Although we generally say something like “the fifth of November” or “April the seventeenth” (or similar variants depending on e.g. UK or US, which often prefers “April seventeenth”), it’s not normal to write it out that way in running text.
One of those cases where what’s written isn’t necessarily the same as what’s spoken. After all, who says “dollars four point five-oh” for $4.50?
- Okay, if you’re quoting someone’s actual words verbatim, it might be reasonable (particularly when the year isn’t given). “When do we leave?” “On the seventeenth.” “When’s Easter this year?” “April the fifth.”
- usage does vary, but as a general rule you can stick in writing to
– 5 November 1982 for EN-UK
– November 5, 1982 for EN-US
and nobody’s likely to object much
- similarly, the use of the ordinals 3rd, 11th, 22nd, 31st or whatever is indeed spoken but no longer really needed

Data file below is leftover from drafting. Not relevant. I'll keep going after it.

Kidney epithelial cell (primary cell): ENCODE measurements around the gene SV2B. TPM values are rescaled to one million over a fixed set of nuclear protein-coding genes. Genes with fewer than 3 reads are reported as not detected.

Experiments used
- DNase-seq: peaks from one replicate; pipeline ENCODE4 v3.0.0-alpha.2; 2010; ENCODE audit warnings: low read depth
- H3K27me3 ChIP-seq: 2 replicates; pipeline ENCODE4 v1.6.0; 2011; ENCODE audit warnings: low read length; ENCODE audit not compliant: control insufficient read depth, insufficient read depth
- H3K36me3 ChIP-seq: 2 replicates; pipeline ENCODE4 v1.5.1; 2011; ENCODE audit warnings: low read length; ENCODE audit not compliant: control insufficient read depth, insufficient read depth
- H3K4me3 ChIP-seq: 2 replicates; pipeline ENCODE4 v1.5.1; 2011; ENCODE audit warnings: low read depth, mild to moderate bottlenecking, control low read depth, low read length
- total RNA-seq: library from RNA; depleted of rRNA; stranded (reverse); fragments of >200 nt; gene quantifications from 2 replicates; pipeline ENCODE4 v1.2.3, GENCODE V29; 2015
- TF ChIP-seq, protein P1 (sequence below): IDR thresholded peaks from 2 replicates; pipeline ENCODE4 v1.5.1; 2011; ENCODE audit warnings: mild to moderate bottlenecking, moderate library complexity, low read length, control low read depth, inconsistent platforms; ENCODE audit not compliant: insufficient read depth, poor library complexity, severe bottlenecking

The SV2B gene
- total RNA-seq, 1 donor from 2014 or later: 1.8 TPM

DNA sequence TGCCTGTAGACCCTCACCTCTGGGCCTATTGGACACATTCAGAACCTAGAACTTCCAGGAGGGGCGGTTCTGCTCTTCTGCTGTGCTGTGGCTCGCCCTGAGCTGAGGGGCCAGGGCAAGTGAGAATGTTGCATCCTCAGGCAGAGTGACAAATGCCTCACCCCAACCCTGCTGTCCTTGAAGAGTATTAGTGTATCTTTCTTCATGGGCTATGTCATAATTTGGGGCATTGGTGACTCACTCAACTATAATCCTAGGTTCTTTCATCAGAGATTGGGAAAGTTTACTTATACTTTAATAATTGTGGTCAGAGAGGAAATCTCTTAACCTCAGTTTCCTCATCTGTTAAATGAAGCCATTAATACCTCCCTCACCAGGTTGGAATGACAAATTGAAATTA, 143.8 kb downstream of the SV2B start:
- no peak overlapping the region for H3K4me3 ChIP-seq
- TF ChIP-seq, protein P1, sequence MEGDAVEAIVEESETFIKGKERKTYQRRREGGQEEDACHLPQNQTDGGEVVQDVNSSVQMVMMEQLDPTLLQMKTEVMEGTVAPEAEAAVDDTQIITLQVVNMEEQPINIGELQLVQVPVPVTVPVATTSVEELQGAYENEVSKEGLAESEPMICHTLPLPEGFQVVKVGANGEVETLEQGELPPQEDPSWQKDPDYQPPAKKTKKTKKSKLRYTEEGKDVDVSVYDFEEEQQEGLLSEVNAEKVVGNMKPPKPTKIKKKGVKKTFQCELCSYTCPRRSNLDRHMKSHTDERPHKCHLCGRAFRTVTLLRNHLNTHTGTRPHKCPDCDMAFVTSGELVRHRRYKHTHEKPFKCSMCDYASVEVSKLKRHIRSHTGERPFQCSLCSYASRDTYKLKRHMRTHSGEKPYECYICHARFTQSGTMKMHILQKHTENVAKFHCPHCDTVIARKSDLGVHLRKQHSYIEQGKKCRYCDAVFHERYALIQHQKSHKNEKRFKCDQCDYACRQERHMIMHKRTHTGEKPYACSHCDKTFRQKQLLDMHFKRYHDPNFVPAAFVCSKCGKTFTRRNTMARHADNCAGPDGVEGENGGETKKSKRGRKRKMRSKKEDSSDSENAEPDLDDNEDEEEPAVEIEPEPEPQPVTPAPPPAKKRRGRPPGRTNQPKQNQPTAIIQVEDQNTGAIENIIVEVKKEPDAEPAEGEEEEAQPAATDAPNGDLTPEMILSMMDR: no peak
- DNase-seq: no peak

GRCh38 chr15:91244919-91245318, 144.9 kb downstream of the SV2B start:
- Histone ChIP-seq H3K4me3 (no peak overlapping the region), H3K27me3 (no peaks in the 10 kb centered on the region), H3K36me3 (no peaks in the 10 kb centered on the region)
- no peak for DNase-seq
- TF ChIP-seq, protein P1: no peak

- a useful hint, by the way: because there can be confusion about whether 9-11 means 11 September (US) or 9 November (elsewhere), it’s worth avoiding ambiguous, purely numeric date formats as a matter of principle.
One exception is legalese, where dates are occasionally written out completely and in old-fashioned language: the twelfth day of October in the year of our Lord nineteen hundred and forty-seven. But even then, there’s not much point…
Prevalence: medium. Possibly often because people are unsure about the correct US or UK form and try to stick to the spoken version?
Frequency: low. Doesn’t tend to come up too often in the same document – people tend to use short forms and tables when there are lots of dates.
Native: no. Except for the legal usage as described above.